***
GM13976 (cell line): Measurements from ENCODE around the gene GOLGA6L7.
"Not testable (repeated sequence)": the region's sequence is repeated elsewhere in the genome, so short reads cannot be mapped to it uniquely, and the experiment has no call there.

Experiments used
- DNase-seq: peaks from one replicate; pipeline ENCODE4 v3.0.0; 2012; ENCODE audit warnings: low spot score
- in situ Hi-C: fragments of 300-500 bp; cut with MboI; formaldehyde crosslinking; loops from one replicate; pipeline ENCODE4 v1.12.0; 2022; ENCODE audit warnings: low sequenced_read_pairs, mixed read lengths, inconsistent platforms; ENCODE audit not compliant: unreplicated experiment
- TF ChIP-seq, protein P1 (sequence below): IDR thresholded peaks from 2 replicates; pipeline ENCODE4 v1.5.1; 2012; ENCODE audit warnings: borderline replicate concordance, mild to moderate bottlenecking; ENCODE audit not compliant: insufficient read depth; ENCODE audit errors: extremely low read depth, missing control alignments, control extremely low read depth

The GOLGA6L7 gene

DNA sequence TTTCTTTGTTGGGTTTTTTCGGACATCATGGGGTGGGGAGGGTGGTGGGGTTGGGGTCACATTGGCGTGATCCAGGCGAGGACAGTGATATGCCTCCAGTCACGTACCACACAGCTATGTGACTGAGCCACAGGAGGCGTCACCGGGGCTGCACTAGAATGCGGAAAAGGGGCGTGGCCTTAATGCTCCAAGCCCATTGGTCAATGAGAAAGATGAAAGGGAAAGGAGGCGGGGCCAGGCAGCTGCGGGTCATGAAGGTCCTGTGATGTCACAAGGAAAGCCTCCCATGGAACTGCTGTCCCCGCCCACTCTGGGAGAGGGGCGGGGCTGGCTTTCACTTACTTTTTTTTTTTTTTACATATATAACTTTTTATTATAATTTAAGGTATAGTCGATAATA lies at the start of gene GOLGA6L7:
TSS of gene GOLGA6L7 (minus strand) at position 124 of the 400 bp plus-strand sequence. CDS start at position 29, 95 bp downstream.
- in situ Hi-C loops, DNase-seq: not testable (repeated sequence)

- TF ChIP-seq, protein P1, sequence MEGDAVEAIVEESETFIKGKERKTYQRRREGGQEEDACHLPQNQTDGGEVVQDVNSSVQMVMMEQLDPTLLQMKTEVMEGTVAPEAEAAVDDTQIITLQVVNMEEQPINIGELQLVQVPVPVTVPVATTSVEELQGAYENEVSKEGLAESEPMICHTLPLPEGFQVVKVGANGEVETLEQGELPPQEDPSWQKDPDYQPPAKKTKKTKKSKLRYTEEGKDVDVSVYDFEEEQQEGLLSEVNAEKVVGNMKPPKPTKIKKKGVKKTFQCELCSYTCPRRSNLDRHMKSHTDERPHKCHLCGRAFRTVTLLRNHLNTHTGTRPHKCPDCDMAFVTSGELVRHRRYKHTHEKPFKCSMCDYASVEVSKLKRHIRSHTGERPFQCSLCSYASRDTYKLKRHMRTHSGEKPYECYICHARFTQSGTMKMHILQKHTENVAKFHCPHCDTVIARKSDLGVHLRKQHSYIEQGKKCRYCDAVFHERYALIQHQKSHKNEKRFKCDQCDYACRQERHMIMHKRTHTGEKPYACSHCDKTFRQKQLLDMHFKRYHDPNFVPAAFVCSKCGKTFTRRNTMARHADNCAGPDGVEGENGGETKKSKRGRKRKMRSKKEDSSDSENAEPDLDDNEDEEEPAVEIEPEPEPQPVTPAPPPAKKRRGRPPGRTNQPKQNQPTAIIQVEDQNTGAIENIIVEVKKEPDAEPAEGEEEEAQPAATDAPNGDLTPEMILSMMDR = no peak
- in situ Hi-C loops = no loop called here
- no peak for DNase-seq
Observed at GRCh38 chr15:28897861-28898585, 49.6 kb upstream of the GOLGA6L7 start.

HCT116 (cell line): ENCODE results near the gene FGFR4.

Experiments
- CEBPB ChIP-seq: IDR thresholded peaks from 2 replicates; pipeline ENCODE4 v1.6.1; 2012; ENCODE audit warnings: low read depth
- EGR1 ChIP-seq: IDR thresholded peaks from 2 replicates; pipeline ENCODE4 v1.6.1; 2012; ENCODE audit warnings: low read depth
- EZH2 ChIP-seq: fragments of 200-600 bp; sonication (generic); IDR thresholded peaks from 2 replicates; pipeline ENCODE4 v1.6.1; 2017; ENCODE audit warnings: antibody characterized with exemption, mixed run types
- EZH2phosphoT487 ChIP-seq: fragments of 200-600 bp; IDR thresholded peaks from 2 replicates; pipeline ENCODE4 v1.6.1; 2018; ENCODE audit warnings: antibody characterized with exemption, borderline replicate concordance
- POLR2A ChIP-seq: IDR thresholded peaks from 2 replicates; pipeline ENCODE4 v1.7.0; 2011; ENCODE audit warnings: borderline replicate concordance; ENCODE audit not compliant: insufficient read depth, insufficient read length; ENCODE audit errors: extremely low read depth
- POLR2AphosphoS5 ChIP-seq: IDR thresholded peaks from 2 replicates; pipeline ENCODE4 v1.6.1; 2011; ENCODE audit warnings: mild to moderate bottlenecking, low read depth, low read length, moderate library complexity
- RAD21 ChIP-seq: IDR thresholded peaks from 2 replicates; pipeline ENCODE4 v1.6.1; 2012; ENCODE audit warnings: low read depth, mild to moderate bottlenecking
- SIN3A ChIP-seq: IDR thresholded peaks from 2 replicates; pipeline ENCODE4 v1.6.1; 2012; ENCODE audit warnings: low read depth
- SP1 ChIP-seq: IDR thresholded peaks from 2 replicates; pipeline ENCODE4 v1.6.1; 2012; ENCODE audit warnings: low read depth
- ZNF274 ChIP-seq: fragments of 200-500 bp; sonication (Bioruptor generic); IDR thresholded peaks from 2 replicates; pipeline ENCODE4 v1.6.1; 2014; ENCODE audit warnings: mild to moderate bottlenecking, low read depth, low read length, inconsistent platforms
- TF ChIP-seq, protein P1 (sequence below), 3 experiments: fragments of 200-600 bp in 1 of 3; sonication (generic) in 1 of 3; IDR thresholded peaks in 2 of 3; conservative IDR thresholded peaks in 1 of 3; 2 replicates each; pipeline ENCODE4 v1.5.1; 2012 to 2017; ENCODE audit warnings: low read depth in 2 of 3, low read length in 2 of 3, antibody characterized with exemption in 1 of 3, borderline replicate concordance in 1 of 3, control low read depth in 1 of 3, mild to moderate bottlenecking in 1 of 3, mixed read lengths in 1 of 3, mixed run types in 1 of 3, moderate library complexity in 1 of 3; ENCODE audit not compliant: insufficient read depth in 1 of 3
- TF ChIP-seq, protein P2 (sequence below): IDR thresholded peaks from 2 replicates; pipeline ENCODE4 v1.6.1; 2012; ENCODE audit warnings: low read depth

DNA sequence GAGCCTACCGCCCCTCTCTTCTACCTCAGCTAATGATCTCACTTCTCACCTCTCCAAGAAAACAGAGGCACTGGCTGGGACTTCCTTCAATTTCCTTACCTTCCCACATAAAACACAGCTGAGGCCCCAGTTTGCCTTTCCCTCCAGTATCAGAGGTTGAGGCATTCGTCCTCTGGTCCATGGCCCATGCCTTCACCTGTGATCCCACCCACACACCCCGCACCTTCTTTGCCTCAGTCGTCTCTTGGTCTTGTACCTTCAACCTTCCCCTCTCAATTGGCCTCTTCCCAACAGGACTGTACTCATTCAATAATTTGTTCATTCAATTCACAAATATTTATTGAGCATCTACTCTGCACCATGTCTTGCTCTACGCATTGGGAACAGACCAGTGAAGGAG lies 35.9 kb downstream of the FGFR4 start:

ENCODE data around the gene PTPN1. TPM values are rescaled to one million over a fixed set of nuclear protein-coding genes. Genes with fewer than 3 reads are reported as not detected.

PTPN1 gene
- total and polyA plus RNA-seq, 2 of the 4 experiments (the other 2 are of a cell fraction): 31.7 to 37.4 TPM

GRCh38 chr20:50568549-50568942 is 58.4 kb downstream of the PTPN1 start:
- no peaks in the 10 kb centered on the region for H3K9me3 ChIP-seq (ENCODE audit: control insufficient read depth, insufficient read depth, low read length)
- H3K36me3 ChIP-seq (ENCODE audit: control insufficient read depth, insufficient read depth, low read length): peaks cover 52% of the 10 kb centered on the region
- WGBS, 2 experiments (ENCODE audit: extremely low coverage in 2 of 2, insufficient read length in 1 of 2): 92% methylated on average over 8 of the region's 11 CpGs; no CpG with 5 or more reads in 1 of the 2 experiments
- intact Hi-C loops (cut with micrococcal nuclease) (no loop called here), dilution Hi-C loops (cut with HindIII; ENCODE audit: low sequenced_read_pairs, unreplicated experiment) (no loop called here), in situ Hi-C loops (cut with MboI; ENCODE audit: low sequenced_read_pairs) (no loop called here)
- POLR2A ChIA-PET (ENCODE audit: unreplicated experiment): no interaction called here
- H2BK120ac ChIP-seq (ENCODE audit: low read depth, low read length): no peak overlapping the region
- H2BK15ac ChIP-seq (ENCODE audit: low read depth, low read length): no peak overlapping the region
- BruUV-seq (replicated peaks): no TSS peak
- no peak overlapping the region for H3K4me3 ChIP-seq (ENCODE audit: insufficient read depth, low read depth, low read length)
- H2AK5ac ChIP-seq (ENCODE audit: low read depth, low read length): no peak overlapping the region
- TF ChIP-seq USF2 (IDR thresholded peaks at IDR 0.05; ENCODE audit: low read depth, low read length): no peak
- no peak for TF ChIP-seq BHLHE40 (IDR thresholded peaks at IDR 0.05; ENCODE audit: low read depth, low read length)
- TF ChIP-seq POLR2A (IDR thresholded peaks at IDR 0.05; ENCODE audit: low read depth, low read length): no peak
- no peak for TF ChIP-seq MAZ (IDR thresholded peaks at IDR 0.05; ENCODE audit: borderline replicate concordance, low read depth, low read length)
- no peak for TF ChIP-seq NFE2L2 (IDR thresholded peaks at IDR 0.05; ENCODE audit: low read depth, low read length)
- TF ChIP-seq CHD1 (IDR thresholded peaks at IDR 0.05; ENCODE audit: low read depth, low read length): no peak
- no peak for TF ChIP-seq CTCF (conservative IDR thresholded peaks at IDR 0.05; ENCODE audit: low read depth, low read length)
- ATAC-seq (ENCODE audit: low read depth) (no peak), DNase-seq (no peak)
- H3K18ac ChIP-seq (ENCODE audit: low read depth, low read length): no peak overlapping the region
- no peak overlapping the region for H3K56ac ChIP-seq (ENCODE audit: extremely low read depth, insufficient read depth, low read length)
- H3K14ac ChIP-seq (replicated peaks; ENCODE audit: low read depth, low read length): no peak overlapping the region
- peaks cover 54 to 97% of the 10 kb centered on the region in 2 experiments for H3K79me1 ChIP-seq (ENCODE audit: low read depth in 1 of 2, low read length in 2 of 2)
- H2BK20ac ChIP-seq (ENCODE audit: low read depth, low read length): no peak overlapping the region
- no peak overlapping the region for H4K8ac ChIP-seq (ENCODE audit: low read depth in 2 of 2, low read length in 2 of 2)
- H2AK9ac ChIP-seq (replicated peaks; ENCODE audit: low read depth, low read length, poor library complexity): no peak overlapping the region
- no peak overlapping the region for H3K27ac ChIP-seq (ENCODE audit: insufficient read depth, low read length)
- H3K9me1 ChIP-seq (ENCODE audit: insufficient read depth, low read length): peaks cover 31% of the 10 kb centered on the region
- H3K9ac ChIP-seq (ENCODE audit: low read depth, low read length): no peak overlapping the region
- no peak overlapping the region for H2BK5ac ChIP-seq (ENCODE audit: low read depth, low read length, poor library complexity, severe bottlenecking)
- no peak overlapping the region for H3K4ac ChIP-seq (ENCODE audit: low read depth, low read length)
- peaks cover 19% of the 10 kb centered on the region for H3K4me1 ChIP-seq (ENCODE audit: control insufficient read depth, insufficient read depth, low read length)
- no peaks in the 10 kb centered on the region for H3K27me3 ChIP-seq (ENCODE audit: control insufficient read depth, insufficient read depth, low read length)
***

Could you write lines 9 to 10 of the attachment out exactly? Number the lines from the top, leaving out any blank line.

TSS of gene GOLGA6L7 (minus strand) at position 124 of the 400 bp plus-strand sequence. CDS start at position 29, 95 bp downstream.
- in situ Hi-C loops, DNase-seq: not testable (repeated sequence)